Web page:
The book somewhat resembles committed literature, like Sartre did with his plays.

People's personalities are based off of circumstances, they make choices, they act absurd, it ends in a stupid tragedy that could have been avoided. His books make a political statement. He is saying with Revolutionary Road, "Look, the revolution has ended. Time to start over again with something new." At that time, the term revolution did not just mean an overthrow of the government. It meant that a country has a revolution and for years after the ideals of the original takeover gets implemented into the population. He basically said, "The ideals have been implemented, this is the dream of the American revolution, and it ended with Frank Wheeler aborting all his dreams, April Wheeler dying in a kitchen, an old women obsessed with plants, a man that turns down his hearing aide so he can't hear his wife, and one person that is an individual that society put in a mental ward. You had a revolution, fought one war after another, had one voting period after another and this is where it ended up."

all hope has died in Revolutionary Road.

another thing that fucked Yates.

Yates book was directed at the white collar suburban class.

He wrote horribly about the white collar suburban class. In an earlier post I stated that people like to read about lives worse than theirs. Barely anyone wants to read about themselves. He wrote too close to home.

It is like that thing, how people don't want to be around people just like them.

Like I've met women who get beat by their boyfriends who can't stand to be near other women like that. Because the other women reminds them of themselves.

There are a lot books about the suburbs, but about it being boring or about it being shitty. But Yates points his finger in it, he points it right at the reader and says, "I bet you are just like this?"

Which isn't comforting while reading a book on your porch on a sunny day.

Personally I love the book. If someone asked me to write a list of the best books of 20th century American writing I would put Revolutionary Road in my top five.

Personally to me, this book is such an accurate picture of American life, such a straight out photograph, that no one really knows what to do with it. It is scary.

On the back of the book there are some blurbs, none of them mention any of the situations or characters in the book. It reminds of Bukowski, no one ever mentions his characters or situations, but they write endlessly about him.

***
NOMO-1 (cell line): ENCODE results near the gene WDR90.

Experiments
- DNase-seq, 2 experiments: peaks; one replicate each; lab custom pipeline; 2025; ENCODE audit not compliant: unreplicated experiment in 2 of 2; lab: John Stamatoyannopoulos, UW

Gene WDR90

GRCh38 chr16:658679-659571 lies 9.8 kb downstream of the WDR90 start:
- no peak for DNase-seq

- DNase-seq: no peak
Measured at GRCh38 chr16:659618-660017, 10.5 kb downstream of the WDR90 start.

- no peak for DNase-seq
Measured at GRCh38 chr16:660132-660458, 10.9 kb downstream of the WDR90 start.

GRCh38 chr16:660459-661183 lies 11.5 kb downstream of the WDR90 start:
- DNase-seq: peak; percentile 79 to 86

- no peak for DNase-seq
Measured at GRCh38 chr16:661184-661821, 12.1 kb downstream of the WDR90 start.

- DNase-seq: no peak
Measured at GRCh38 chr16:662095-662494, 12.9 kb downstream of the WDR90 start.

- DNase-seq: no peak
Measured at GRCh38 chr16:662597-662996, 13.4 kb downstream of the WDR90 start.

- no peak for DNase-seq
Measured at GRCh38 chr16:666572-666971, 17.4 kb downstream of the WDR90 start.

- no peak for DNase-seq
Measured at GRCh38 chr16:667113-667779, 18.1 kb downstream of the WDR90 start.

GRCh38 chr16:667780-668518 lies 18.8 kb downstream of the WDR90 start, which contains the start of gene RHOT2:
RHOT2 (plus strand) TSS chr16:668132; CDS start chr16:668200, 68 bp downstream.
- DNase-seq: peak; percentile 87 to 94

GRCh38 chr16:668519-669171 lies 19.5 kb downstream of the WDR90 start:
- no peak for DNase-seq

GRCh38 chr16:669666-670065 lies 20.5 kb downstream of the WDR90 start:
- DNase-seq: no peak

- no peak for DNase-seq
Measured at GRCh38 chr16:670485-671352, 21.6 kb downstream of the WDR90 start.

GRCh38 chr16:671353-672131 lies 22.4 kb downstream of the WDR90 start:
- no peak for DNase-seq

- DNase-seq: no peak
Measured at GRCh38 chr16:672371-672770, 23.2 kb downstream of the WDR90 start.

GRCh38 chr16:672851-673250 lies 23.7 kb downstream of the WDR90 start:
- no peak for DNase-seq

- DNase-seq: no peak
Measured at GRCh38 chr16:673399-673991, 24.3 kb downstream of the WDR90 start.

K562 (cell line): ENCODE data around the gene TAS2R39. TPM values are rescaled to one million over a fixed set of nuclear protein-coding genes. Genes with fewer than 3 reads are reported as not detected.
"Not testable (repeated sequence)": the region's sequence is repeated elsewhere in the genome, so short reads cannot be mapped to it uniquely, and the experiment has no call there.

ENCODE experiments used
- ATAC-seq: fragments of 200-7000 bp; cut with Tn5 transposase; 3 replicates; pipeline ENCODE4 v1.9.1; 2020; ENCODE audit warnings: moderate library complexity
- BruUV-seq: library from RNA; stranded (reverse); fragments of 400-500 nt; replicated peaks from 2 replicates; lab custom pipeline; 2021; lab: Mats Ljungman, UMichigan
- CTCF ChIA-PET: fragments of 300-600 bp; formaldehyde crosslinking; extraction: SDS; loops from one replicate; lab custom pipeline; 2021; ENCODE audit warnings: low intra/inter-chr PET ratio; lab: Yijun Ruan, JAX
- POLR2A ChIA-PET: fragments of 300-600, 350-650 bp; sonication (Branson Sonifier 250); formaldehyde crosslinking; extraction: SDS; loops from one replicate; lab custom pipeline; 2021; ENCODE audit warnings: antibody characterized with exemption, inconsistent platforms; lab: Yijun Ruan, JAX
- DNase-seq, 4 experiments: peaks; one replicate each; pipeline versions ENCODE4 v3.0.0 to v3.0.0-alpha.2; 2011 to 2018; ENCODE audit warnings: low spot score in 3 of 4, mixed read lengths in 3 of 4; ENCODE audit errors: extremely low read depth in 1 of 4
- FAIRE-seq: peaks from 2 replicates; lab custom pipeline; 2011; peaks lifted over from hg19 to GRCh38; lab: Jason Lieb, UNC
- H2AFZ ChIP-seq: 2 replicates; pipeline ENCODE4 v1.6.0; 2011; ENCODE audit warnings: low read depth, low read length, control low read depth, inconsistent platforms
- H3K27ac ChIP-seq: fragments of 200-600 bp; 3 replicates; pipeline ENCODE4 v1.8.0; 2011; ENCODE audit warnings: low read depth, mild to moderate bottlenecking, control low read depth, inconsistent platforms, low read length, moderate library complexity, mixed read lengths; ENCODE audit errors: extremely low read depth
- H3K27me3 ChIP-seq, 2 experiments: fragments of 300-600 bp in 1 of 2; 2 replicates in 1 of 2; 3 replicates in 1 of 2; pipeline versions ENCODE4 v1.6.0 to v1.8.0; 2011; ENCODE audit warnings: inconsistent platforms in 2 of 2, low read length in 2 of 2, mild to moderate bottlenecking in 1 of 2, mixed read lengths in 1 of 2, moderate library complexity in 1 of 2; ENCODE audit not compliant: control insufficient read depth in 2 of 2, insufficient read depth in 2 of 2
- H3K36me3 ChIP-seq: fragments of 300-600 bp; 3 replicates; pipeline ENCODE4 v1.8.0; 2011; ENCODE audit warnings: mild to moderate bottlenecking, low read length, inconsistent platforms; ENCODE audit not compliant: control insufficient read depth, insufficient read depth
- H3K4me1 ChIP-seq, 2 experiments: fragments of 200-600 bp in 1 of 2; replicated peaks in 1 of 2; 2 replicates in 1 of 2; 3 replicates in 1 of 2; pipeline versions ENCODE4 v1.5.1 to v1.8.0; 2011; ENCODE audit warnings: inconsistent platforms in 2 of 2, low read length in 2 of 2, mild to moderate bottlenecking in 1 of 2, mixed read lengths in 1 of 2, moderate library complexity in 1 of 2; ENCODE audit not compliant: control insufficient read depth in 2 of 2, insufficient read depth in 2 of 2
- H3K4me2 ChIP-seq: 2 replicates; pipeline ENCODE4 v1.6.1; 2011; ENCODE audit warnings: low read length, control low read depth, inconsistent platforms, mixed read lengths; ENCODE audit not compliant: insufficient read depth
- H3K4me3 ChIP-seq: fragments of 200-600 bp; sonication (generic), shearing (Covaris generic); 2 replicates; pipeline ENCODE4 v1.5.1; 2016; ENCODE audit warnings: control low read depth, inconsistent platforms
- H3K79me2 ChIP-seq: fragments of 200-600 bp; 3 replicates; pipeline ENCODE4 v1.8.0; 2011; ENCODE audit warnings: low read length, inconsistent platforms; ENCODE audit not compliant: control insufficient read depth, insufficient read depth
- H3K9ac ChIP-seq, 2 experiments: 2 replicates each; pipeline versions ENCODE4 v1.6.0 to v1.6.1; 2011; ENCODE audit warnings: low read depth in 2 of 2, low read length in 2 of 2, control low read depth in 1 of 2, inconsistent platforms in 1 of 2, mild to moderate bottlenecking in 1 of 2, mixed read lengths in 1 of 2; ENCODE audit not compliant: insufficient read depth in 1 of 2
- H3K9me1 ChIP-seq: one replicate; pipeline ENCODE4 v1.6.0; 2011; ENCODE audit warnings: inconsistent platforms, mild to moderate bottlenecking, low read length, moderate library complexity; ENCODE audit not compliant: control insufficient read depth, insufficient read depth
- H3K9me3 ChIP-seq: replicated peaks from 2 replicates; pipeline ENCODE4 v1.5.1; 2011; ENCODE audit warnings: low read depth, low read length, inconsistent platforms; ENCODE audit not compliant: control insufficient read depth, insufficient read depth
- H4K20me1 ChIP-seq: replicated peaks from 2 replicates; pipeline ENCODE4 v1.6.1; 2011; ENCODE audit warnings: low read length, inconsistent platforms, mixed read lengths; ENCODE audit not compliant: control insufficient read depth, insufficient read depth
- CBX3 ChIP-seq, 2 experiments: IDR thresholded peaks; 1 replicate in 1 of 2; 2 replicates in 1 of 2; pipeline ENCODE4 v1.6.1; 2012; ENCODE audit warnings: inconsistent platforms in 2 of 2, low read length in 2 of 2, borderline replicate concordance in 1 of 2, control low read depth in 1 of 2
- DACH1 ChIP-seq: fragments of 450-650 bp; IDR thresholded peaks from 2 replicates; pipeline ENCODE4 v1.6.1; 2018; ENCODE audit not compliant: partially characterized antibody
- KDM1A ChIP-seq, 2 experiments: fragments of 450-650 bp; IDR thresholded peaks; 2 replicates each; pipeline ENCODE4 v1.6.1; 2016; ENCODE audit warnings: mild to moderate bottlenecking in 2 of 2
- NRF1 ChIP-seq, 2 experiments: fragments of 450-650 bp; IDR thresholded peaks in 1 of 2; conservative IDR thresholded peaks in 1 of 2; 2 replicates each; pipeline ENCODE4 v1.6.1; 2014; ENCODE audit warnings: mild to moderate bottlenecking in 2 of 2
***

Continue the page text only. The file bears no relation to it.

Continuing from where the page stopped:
It is fear of our actual lives. No one wants to admit they might be Frank Wheeler, hell, no one even wants to admit they might be related to Frank Wheeler.

I just read Babbitt, which reminded me of Frank Wheeler. Frank Wheeler is normal. He works hard, he pays bills on time, he has a nice yard, he thinks about his neighbor's opinion of him, he has children, he gets jealous of his wife, he wants to be respected, he has ideas on politics but doesn't actually believe any of them, he just exists in sad complacent narcissistic vortex of mediocrity where nothing really matters. He goes to work and pays the bills on time.

Which is not a legendary character like Henry Chinaski, Dean Moriarty, Yossarian, Raskolnikov, Meursault and Bigger Thomas.

Frank Wheeler is the ultimate anti-hero. He makes the nameless character of The Underground Notes look like superman.

In a culture obsessed with celebrity and fame, that assumes it is full of great minds, fantastic individuals, happy people, innovative inventers and all around greatness Frank Wheeler is the anti-christ.

Frank Wheeler is a square. Besides his affair, he doesn't do anything the whole book except for kill time. He makes up all these plans and has all these ideas, but they exist in land of language, nothing is made into reality. Frank Wheeler lives purely out of habit.

Maybe one of the terrifying things about the book is, that we live our lives in habit, that after a certain age, we buy a house, get married, have kids, and then just live for 50 years out of habit. Which is the antithesis to On The Road, which is people living impulsively.

There are a lot of reasons Revolutionary Road is a great great book. An almost impossible human accomplishment. But there are also a lot of reasons why no one reads it too.

9 comments:

Tao Lin said...

i read this post

good post

no one writes about yates on the internet

you wrote about yates

good

nic chiarella said...

thanks for posting, caused me to buy and read the book. obviously i thought of willy loman, salesman and all, just what would have happened had loman's wife been a human with a brain. wonder why that play would get popular and not revolutionary road?

it is also sorta bizarre to read about 1950's consumer culture and see that nothing's changed in 60 years.

what do you think though about yates' saying that he just put himself throughout all of the characters in the novel? "i" dispersement?

Anonymous said...

The only contention I have with your position on Yates is that you seem to think that his lack of commerical success is tragic.

Read more interviews with Yates, and you'll rapidly discover that he didn't see it that way. Everyone else in Yate's life seemed to take this patronizing, "It's sad that he never achieved the renoun he deserved" stance on his life, but Yates himself was perfectly happy with where he was in life.

His only regret, he said in a late interview, was that he hadn't written more novels.

Sciere said...

He was not happy at all about it, he didn't understand why his books didn't sell more, and although it became a catch phrase during his life, he wanted to be "in the goddamn New Yorker". It made him doubt his qualities.

Next to his books, the biography "A Tragic Honesty" about his life is one of the best things I've read in years. He's the Daniel Johnston of literature, a genius in relative obscurity, as most people cannot comprehend or don't want to face his honest stance on life.

I agree with Tao, people need to write more about him, it's already a miracle his books have been reprinted.

Sciere said...

You made excellent points in your post by the way (Noah).

Tao Lin said...

sciere is right, yates complained about donald barthelme and those people

yates was completely out of print until like 5 years ago or something

he didn't get published in the new yorker until like 2001

and he said, 'john fucking updike' and 'john fucking cheever'

a tragic honesty is good

noah read it

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About Medicine Blog said...

But Kerouac was fun. Kerouac is highly enjoyable to someone that wants to be hip most anywhere in the world.